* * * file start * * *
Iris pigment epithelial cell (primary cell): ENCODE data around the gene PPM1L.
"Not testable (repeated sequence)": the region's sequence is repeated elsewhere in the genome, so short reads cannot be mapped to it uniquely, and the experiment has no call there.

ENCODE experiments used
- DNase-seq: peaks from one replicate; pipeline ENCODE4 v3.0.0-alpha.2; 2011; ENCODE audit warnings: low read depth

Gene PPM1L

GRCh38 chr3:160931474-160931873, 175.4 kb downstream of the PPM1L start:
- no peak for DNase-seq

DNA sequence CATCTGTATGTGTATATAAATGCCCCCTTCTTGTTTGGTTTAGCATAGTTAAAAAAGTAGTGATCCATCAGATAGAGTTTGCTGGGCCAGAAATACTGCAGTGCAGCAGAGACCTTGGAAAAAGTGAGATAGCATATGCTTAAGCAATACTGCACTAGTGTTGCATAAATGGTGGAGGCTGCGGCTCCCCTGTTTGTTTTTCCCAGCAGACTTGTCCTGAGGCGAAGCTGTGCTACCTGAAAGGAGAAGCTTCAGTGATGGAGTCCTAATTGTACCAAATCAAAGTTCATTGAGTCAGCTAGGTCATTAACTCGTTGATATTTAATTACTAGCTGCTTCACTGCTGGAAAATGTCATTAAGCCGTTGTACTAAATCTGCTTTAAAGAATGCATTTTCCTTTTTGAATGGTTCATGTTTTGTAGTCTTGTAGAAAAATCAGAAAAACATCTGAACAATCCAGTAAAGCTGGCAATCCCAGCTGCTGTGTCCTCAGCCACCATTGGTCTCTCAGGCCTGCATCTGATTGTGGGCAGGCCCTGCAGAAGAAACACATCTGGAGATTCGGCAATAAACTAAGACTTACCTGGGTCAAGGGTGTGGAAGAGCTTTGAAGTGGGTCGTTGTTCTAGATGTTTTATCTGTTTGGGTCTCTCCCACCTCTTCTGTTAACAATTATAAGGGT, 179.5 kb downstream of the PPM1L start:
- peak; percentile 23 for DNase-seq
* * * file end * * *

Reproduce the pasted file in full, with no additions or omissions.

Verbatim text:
Iris pigment epithelial cell (primary cell): ENCODE data around the gene PPM1L.
"Not testable (repeated sequence)": the region's sequence is repeated elsewhere in the genome, so short reads cannot be mapped to it uniquely, and the experiment has no call there.

ENCODE experiments used
- DNase-seq: peaks from one replicate; pipeline ENCODE4 v3.0.0-alpha.2; 2011; ENCODE audit warnings: low read depth

Gene PPM1L

GRCh38 chr3:160931474-160931873, 175.4 kb downstream of the PPM1L start:
- no peak for DNase-seq

DNA sequence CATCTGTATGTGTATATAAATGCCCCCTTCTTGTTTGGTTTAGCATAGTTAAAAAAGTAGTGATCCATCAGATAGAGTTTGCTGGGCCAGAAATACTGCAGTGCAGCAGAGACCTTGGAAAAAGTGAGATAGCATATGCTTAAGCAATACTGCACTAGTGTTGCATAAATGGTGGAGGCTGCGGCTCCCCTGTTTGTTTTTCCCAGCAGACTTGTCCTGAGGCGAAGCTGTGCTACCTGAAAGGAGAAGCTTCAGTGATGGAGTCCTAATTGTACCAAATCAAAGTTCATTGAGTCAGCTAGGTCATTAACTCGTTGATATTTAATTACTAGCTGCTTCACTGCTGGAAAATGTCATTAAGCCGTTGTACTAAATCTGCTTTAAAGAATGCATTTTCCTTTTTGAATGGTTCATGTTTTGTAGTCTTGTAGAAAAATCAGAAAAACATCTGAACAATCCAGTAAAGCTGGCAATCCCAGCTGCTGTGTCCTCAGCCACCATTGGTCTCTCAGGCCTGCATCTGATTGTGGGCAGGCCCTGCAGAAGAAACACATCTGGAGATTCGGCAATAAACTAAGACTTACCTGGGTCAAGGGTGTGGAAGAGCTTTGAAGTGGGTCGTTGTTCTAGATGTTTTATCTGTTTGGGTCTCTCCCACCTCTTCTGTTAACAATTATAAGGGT, 179.5 kb downstream of the PPM1L start:
- peak; percentile 23 for DNase-seq